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Do the Feds Care About the Safety of Confidential Informants?

This is a question I hear a lot from people who are working as informants or considering such work. Working as an informant is dangerous work. The primary goal of law enforcement is to use the informant to assist in investigations, and the safety of the informant is of secondary importance. Police officers can be fiercely loyal to each other, but their relationship with informants is something different entirely. Informants are often seen as expendable and at best they will have a short relationship with the police rather than long term. The police will do their best at guiding an informant on how to be cautious and will try to remain close by while the informant is working, but sending someone into a drug dealer's house is always a dangerous endeavor. Should an informant get cold feet and decide that he or she does not want to do such work, the police will definitely seek to revoke the agreement that the informant has signed. The well being of the informant is seen as being sacrificed to the greater good of getting drugs off of the street. The risk to the informant is definitely seen as a secondary concern. That said, violence against informants is relatively rare. It is more common for informants to face ridicule, or to simply be ostracized in a community.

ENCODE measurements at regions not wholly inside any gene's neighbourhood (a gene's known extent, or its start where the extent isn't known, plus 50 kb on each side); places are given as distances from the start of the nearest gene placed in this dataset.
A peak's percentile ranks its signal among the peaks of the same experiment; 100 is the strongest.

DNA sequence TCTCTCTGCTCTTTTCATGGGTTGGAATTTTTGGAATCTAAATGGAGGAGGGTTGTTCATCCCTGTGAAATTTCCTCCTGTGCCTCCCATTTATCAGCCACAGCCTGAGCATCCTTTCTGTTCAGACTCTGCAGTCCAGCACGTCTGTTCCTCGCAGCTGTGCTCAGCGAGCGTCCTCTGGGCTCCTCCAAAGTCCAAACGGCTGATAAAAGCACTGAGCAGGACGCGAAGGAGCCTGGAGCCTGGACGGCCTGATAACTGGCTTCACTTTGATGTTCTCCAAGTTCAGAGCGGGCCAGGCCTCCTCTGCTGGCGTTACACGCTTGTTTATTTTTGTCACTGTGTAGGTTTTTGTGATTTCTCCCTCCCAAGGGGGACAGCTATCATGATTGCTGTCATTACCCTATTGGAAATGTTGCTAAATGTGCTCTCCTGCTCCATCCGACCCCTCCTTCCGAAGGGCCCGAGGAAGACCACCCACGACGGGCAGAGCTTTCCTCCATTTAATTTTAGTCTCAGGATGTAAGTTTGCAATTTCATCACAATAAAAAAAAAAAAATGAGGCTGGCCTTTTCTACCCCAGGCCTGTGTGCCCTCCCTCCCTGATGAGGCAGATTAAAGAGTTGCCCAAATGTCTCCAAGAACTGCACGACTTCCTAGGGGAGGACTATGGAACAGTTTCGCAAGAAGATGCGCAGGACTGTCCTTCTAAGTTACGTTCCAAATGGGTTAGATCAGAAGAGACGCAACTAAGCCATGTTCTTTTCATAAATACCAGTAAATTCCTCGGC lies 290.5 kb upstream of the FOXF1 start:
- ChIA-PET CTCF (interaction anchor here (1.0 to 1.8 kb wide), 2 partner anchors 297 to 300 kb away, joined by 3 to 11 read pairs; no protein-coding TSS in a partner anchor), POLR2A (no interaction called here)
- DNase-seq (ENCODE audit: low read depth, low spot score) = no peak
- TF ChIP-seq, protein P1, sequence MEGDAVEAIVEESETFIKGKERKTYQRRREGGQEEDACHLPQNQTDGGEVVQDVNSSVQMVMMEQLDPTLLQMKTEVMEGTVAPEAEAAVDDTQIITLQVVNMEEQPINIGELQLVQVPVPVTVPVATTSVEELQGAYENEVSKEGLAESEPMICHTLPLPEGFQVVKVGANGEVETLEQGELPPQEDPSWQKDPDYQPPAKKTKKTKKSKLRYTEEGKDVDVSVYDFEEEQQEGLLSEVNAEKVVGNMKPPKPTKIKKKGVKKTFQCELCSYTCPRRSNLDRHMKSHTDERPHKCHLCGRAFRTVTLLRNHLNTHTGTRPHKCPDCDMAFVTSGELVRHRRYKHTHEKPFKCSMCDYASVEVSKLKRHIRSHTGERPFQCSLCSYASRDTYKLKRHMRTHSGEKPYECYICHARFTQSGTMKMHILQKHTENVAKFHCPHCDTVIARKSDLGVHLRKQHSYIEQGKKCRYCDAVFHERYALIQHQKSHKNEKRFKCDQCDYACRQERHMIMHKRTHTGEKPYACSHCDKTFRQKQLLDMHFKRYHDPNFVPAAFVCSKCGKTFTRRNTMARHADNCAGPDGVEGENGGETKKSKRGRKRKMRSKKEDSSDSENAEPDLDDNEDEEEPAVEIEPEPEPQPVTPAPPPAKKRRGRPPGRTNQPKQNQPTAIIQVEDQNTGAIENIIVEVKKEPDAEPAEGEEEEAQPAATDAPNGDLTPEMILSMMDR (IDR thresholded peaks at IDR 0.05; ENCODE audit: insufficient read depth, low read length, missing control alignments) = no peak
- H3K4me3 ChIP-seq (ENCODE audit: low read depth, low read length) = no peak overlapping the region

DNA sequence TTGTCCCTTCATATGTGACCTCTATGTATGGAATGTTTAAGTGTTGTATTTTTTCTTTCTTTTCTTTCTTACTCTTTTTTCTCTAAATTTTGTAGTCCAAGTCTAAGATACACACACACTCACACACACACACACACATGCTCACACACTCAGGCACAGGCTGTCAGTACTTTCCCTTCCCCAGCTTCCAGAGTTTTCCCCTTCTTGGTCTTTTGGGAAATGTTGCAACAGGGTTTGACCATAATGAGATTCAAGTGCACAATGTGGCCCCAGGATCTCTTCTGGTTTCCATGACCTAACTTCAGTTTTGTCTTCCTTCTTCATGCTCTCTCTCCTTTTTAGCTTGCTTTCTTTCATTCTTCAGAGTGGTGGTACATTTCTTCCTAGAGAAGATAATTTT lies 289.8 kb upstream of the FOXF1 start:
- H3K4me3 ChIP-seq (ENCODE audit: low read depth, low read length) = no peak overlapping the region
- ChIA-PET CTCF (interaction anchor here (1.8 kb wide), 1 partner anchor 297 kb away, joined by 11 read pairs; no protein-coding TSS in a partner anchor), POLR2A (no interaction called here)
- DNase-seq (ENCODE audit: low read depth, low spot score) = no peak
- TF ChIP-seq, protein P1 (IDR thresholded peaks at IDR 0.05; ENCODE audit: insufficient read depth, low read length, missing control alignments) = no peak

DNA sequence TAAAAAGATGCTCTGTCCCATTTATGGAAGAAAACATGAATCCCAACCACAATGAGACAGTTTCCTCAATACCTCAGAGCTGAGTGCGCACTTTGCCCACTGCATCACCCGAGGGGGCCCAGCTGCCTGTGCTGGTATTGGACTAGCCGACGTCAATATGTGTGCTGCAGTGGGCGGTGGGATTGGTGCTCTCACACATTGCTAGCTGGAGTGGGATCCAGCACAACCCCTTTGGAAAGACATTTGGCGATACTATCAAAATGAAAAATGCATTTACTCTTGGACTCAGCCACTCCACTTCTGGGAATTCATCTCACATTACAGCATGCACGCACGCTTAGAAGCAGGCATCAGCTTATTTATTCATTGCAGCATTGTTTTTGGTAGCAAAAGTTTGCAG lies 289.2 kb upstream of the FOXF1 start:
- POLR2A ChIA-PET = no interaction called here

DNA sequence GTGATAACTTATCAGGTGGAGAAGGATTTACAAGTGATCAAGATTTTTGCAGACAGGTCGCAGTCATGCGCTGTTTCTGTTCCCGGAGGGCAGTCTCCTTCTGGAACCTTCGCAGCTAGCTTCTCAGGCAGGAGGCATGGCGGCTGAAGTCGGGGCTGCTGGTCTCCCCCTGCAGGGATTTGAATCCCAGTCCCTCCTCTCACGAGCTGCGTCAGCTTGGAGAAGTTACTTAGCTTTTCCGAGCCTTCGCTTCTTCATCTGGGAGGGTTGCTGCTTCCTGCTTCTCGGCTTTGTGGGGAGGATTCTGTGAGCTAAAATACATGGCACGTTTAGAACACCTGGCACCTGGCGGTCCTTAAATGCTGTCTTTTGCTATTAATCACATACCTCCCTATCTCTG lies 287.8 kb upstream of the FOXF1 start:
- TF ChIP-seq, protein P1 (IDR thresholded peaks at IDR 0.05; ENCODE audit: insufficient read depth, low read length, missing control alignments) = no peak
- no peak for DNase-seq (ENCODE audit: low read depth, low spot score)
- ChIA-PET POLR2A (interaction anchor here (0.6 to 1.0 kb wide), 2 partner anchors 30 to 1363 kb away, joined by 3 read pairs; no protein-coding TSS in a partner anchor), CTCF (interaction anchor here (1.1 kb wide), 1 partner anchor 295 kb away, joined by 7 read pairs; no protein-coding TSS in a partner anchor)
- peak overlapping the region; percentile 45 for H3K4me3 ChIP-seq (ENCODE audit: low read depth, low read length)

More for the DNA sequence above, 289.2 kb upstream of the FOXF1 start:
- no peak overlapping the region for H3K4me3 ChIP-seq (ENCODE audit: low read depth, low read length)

See here for more commonly asked questions about informants.